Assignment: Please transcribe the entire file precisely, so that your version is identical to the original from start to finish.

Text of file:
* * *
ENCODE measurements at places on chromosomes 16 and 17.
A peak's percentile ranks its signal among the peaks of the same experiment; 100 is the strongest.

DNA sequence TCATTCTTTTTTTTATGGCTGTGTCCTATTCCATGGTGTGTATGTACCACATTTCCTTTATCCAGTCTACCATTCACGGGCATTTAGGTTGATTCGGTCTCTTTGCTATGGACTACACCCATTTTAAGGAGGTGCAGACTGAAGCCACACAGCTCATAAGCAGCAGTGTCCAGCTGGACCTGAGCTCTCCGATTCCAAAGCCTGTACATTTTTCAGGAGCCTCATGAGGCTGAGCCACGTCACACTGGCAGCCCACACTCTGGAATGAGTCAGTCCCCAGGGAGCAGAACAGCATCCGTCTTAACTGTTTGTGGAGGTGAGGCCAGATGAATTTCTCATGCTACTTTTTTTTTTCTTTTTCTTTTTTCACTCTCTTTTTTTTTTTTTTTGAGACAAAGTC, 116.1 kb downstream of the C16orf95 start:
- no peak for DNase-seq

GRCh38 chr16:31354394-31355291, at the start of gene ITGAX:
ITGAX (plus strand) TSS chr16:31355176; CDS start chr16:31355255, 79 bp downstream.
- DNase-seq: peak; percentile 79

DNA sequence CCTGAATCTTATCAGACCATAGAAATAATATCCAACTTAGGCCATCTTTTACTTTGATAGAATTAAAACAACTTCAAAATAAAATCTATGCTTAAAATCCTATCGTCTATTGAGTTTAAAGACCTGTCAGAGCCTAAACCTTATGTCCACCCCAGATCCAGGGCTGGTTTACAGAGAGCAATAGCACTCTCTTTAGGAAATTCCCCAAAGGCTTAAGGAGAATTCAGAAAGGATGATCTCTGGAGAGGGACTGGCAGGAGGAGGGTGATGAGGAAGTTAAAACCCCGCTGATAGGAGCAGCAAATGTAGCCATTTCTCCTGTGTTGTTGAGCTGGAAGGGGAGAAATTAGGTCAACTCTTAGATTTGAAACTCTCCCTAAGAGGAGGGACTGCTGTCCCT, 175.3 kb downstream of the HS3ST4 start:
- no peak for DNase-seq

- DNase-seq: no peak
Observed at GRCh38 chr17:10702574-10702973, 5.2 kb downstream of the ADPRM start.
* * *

ENCODE measurements at places on chromosomes 16 and 17.
A peak's percentile ranks its signal among the peaks of the same experiment; 100 is the strongest.

DNA sequence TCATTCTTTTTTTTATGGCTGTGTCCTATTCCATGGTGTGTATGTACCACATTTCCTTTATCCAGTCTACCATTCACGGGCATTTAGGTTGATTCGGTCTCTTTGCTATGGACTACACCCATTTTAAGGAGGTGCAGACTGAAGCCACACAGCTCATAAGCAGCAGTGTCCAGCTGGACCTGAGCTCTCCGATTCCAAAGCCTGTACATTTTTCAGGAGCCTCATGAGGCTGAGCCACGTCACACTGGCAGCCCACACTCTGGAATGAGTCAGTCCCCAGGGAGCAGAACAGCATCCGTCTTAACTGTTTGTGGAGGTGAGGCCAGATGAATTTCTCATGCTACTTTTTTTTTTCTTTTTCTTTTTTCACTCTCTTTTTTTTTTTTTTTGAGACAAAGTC, 116.1 kb downstream of the C16orf95 start:
- no peak for DNase-seq

GRCh38 chr16:31354394-31355291, at the start of gene ITGAX:
ITGAX (plus strand) TSS chr16:31355176; CDS start chr16:31355255, 79 bp downstream.
- DNase-seq: peak; percentile 79

DNA sequence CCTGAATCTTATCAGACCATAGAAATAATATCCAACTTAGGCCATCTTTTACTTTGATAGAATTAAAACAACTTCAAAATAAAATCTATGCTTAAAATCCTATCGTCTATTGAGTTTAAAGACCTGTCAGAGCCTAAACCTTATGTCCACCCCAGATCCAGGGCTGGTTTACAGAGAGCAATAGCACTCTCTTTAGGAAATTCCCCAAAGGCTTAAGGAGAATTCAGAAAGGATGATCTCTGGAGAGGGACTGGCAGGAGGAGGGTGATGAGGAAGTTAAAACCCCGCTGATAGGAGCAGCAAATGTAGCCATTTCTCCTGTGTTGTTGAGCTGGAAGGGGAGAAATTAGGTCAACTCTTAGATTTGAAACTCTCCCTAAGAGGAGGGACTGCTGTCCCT, 175.3 kb downstream of the HS3ST4 start:
- no peak for DNase-seq

- DNase-seq: no peak
Observed at GRCh38 chr17:10702574-10702973, 5.2 kb downstream of the ADPRM start.